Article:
We round up the key genomics points from the latest Public Policy Projects report
A new report has made recommendations into how the UK rare disease strategy should be implemented.
‘A Fairer Future: Towards a more equitable delivery of care for those with rare diseases and conditions in the UK’ was produced with contributions from over 60 participants, including clinicians, researchers and patient representatives, led by Alastair Kent, former head of Genetic Alliance UK, and Dr Shehla Mohammed, consultant and clinical geneticist at Guy’s and St Thomas’ NHS Foundation Trust.
This document follows the publication of the UK Rare Disease Framework (2021), which saw the Government set high-level priorities aimed at improving services and support for people affected by rare diseases in the following four areas:
- helping patients get a final diagnosis faster;
- increasing awareness of rare diseases among healthcare professionals;
- improving coordination of care; and
- improving access to specialist care, treatments and medicines.
A gene therapy is now available for SMA, which can prevent progression of the disease but cannot undo damage already done. As such, it gives the best results in children who have not yet exhibited any symptoms of the condition. In these cases, it may be close to a curative treatment.
As well as recommendations for SMA, the report suggests that any newborn screening programme should be adaptable enough to incorporate new tests for conditions that become actionable as and when treatments are approved.
The Newborn Genomes Programme
This pilot scheme, currently being planned as a collaboration between Genomics England and the NHS will explore the possibility of offering whole genome sequencing to newborns, and whether it would be beneficial to incorporate this approach into mainstream newborn screening.
The pilot will also consider which conditions would be screened for, focusing on actionable conditions that affect children in the first years of life.
The authors also stress the value of a diagnosis for patients, clinicians and carers even when it may not be actionable.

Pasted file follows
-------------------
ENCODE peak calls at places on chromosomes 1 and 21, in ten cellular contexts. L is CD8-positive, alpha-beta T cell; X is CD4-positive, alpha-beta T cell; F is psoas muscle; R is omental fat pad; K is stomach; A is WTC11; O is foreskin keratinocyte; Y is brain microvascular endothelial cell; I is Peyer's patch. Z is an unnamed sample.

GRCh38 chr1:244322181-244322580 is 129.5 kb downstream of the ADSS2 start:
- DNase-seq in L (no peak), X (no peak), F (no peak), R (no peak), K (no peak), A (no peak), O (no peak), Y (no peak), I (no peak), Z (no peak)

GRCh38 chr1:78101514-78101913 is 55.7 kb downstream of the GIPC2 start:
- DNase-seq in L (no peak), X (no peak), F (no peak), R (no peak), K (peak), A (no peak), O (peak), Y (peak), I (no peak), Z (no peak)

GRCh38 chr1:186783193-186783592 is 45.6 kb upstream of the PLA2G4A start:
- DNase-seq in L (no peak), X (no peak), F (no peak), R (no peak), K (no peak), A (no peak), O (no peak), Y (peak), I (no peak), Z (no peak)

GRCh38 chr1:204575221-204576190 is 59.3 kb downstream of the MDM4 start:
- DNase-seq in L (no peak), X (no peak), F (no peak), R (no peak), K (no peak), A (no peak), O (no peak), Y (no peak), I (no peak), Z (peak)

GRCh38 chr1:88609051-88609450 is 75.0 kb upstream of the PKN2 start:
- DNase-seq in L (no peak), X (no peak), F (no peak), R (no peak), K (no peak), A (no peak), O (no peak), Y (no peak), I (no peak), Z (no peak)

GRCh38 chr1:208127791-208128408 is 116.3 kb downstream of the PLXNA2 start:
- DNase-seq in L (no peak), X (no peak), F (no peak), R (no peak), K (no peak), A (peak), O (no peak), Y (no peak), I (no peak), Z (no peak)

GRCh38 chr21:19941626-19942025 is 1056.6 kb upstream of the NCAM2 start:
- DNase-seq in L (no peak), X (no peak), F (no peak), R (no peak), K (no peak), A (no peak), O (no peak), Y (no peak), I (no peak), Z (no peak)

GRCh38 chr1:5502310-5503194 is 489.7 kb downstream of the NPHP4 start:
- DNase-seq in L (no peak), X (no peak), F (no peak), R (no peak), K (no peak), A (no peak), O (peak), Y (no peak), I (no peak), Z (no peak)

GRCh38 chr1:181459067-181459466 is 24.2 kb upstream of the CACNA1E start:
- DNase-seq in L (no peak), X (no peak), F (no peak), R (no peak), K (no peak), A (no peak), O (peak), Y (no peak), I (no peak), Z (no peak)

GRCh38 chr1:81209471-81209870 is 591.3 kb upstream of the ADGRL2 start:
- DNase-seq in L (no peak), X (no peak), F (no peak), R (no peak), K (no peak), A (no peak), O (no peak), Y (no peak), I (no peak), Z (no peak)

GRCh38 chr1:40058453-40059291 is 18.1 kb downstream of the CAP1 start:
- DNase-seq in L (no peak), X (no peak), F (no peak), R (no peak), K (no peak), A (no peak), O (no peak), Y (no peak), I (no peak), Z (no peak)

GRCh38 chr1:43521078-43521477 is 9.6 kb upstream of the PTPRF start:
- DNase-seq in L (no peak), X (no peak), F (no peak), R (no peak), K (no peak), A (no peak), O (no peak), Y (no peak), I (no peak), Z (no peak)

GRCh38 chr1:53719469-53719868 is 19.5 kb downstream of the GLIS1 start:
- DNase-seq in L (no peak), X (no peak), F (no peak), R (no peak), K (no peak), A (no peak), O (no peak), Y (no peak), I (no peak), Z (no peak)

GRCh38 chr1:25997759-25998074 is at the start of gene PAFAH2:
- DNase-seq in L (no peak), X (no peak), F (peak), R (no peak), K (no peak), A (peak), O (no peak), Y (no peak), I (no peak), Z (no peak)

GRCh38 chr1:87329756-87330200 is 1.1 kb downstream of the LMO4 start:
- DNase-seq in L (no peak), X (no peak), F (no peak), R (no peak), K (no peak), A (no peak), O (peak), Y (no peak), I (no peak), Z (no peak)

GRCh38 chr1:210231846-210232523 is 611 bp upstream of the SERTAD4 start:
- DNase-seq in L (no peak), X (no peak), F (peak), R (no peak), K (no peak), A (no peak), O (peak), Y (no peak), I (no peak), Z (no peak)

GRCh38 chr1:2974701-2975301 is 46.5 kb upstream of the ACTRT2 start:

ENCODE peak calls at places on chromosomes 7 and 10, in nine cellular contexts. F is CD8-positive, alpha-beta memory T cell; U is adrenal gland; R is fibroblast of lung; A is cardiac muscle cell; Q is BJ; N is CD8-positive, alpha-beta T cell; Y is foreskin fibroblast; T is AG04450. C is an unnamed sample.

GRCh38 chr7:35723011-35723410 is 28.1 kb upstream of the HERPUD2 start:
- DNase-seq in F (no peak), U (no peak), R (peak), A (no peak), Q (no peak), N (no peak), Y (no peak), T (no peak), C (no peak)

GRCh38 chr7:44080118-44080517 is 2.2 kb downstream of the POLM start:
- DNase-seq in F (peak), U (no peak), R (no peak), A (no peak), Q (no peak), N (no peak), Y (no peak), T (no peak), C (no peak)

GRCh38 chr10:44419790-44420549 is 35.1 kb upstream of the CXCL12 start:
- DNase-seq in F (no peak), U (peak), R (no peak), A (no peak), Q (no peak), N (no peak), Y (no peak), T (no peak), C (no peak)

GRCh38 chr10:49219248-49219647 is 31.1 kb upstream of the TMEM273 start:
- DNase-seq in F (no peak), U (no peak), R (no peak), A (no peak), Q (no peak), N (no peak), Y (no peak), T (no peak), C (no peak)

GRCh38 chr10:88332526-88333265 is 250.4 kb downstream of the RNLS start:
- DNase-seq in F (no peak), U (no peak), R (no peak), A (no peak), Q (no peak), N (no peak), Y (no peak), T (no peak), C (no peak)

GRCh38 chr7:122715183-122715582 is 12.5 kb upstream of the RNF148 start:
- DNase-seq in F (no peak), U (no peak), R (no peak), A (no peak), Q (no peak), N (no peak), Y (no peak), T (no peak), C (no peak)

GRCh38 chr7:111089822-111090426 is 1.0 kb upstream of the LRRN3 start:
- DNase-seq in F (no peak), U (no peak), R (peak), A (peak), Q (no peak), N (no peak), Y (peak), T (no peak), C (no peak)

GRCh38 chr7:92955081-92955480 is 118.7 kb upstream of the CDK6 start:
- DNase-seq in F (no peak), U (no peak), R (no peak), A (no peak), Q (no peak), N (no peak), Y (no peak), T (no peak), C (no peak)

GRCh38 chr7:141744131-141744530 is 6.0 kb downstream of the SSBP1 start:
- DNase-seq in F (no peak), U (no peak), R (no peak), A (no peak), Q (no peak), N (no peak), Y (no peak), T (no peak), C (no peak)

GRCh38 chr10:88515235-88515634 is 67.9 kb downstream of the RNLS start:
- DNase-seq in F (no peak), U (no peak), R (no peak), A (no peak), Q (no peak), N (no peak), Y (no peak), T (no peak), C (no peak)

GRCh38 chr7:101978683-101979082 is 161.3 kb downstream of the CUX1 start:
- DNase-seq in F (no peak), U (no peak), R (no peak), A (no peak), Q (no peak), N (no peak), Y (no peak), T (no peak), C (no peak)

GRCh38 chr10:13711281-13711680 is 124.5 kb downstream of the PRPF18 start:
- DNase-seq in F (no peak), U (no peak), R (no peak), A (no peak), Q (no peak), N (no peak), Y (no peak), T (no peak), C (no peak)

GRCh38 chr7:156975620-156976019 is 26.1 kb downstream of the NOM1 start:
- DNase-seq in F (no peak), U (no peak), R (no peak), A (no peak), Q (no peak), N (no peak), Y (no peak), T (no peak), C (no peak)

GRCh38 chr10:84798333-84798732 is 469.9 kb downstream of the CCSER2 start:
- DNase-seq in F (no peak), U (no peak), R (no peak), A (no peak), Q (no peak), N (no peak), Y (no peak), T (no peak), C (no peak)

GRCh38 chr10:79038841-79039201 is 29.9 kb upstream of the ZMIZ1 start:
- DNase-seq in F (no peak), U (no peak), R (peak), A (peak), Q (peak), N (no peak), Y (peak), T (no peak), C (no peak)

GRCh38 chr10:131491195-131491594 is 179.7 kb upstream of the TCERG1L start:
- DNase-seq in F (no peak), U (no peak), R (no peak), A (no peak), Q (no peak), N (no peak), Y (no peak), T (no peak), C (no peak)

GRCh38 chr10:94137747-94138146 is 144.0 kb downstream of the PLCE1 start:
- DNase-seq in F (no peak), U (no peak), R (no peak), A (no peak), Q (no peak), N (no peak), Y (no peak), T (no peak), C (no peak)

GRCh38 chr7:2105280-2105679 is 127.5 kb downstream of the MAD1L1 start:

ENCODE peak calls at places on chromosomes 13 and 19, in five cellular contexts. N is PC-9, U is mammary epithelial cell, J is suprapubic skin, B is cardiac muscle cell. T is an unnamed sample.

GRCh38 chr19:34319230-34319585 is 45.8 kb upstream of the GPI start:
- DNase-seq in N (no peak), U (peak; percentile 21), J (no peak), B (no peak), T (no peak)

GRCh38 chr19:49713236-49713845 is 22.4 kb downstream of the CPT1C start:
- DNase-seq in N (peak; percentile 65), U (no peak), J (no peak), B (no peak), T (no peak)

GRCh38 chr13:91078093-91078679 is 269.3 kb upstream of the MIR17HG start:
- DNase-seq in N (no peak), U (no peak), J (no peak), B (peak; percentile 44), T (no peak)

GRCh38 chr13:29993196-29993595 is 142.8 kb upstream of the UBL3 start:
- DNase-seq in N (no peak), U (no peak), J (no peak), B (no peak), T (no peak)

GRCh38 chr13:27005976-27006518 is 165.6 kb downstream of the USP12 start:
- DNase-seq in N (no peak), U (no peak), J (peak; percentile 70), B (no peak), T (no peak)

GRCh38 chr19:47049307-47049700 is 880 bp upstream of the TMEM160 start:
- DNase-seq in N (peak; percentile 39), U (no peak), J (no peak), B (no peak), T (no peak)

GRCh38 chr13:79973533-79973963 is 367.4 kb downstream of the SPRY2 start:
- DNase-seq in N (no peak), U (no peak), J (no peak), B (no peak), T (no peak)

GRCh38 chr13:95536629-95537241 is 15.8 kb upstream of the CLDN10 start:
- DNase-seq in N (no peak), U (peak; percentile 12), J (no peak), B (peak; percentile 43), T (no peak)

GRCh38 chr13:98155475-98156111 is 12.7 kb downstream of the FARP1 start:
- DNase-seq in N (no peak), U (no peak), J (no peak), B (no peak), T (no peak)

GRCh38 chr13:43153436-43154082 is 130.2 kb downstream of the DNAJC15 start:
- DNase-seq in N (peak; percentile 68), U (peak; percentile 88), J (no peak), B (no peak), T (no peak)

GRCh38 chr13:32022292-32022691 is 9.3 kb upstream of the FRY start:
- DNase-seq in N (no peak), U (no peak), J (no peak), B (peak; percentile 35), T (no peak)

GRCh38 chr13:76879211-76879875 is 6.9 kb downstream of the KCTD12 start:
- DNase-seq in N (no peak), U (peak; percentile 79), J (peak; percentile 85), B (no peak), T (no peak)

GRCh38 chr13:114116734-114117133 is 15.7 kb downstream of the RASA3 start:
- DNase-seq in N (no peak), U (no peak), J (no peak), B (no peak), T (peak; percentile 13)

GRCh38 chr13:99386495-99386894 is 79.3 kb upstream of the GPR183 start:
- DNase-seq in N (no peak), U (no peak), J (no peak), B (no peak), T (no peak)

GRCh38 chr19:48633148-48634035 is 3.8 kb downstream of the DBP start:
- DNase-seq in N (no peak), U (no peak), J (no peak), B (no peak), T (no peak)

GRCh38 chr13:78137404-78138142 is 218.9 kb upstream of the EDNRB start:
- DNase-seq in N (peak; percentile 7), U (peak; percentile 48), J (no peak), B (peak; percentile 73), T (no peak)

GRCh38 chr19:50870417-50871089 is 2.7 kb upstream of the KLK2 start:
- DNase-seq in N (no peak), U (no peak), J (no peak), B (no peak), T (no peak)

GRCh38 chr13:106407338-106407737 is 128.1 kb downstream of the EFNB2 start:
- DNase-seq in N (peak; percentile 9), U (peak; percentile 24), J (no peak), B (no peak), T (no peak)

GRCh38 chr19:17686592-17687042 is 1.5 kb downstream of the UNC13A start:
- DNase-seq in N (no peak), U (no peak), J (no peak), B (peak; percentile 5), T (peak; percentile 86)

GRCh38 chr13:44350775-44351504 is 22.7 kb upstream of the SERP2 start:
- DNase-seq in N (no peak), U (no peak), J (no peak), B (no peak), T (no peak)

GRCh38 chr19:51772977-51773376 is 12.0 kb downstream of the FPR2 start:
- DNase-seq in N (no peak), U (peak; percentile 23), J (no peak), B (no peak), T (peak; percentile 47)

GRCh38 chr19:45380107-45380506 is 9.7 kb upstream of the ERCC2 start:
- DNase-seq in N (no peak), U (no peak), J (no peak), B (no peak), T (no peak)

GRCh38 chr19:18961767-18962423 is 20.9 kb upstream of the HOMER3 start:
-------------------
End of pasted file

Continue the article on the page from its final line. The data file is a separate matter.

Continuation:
“If you know what you have, you know what to expect. Even if…there is no treatment available, at least you know how to deal with it and how to make [the patient’s] life more comfortable” said Manchester Centre for Genomic Medicine consultant and clinical geneticist, Professor Dian Donnai.
For parents of asymptomatic newborns, however, the authors say, this information “should not be regarded as something that would be universally welcomed. In some case, for example, families have enjoyed the first few years of life without anxieties looming over them with regards to when symptoms may present and how they might do so.”
The report highlights the potential benefits of genomic medicine in diagnosing rare diseases, but it stresses that this needs to be backed up by support and treatment.
Figures from the Newborn Genomes Programme alone suggest that around 3,000 or more babies and children will be diagnosed with rare diseases every year, in addition to increased numbers as more tests are incorporated into the NHS Genomic Medicine Service. The increase in diagnoses needs to be matched in availability of specialist appointments, treatments and care
Staff need to be prepared
Although the numbers of patients being diagnosed with rare diseases is likely to rise across all age groups, around three-quarters of rare diseases affect children. As such, healthcare workers, especially those who specialise in anti-natal and neo-natal care, should be well informed so they can assist pregnant patients and ensure that new parents understand screening services and the options available to them.
Please note: This article is for informational or educational purposes, and does not substitute professional medical advice.